For no other reason than a profound taste for the absurd, Ivan Bidditch liked to trace back the important events in his life and discover the preposterous coincidences on which they depended.
At twelve …
At eighteen, he landed his first job because of a few lines in the small-ads of the local rag. The tabloid had been mistakenly dropped through his letter box by a spotty teen, who was covering for the regular paper boy, who the day before had forgotten his rain coat and had caught a chill . . . An unexpected rainstorm had determined his whole career. And what a career that was.
At twenty four, he was pressed by an overbearing aunt into attending an amateur-dramatics production of Alice In Wonderland at the local village hall. On his way there he was caught in a traffic jam, caused by an overturned muck-spreader, and arrived after the curtain had gone up. He was shown to an uncomfortable seat at the back and was soon joined by another late arrival, who a week later became his lover; a year later his spouse. A road plastered in liquidised cow shit determined who became his wife. And what a wife she was.
To Ivan, who took a demented view of the past, it sometimes seemed as if whole hideous periods of history turned on things as innocent as an early spring or a late train.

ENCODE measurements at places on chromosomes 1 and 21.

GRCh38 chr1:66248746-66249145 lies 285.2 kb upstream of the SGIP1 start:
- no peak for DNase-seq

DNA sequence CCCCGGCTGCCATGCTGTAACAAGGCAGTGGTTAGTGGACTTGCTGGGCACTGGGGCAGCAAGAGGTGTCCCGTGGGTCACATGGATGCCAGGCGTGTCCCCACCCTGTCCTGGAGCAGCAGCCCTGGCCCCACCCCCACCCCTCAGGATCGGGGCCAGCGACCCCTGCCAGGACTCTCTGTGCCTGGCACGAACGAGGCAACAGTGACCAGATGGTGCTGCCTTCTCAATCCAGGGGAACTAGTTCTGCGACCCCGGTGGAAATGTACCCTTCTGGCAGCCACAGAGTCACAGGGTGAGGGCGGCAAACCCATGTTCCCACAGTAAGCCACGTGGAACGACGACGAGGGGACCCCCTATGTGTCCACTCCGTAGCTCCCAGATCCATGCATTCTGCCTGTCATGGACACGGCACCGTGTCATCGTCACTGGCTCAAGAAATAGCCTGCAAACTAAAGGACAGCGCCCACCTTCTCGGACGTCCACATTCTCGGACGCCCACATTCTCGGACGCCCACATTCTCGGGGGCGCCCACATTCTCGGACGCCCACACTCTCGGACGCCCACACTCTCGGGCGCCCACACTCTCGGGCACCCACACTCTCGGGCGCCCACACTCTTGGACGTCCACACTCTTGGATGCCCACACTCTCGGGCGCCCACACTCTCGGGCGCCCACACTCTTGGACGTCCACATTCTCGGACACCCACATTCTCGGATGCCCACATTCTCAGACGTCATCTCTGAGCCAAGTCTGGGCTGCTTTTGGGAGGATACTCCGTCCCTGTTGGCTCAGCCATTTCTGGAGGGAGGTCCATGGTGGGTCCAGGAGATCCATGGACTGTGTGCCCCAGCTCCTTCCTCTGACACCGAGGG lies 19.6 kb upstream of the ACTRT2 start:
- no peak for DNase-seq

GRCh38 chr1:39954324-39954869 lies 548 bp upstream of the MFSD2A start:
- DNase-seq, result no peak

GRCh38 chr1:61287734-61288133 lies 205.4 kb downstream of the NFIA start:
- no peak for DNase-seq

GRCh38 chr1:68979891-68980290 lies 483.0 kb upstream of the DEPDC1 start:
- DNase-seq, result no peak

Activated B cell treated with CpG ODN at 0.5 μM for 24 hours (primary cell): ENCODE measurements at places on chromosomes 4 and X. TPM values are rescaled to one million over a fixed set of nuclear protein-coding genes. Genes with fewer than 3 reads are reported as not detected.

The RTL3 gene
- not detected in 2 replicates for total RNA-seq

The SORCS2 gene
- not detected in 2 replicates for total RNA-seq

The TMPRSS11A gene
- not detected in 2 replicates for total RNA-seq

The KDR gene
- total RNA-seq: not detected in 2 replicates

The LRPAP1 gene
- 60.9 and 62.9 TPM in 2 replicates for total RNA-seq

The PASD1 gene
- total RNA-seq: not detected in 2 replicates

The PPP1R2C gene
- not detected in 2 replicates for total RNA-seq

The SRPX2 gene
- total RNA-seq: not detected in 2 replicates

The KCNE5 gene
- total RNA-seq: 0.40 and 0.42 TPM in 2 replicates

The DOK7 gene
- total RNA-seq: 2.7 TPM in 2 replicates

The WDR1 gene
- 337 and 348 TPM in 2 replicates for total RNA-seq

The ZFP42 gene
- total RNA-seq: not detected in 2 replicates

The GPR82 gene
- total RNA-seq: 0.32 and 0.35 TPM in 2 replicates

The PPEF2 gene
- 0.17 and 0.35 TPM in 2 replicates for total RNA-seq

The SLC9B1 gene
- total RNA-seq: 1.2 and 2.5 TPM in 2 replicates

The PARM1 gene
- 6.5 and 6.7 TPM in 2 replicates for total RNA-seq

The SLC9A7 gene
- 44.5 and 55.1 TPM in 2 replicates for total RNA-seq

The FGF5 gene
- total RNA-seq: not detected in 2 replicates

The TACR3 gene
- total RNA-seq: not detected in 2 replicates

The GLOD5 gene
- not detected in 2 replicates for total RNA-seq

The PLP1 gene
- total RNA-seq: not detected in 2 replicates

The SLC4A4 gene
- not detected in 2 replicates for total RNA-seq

Six million Jews, he once figured out, might have survived the 1940s if the woman who later became Hitler’s mother hadn’t stopped on the way home because she liked peonies and met the man who introduced her to the man, who . . . A simple cluster of peonies growing in a window box—what a sight that must have been.
At fifty, after a narrow escape, Ivan realised these determining coincidences were stupid things to think about, and he quit thinking about them. A million what-ifs that he no longer cared about. His next great act, he knew, would be determined by an infinite number of coincidences that came before it—he refused, however, to ponder them. But what an amazing act that would be.
As Ivan Bidditch lay dying on the floor of the twisted carriage, though, surrounded by bloodied corpses, he couldn’t help but come to the conclusion that the coincidences that preceded this final act of brutality did matter, and he wanted to get them straight in his mind—before he died.